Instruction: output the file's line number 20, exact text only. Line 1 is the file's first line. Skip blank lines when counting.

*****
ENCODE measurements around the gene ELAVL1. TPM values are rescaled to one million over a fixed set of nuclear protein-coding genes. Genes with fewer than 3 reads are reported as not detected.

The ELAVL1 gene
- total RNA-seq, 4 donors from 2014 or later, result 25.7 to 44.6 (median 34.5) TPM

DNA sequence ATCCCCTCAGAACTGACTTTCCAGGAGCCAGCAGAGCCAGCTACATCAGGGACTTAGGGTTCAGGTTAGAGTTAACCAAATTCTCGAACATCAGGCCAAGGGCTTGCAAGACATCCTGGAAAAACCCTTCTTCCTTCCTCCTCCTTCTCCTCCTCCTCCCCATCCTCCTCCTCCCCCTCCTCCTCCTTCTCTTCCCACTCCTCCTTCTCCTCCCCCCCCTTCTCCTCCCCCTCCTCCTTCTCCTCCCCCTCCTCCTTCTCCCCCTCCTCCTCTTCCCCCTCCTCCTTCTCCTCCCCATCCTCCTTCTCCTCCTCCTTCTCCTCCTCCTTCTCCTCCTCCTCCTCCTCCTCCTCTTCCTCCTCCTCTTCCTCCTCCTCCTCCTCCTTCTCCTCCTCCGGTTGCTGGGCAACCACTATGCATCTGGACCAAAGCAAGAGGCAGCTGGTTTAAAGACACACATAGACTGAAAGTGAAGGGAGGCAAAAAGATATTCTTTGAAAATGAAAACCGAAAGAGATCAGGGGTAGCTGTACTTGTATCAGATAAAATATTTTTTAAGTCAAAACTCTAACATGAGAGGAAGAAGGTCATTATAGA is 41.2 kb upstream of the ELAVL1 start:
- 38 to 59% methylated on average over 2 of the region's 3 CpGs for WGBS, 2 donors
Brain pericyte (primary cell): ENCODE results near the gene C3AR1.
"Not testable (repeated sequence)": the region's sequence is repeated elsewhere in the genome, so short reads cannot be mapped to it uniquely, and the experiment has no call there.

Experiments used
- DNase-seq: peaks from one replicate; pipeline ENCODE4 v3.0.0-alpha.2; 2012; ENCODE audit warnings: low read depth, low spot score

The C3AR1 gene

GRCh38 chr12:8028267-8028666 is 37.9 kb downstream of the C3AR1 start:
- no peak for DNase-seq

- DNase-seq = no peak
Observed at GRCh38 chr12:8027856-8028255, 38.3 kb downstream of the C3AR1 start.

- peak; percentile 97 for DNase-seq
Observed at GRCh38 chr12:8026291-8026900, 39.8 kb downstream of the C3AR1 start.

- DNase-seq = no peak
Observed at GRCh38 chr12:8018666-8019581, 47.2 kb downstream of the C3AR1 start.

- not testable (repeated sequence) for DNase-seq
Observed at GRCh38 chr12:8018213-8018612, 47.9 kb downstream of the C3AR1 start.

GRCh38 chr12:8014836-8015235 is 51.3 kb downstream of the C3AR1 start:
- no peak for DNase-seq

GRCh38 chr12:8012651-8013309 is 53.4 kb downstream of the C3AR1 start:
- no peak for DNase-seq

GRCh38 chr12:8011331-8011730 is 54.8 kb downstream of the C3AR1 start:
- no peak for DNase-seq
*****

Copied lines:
Observed at GRCh38 chr12:8018213-8018612, 47.9 kb downstream of the C3AR1 start.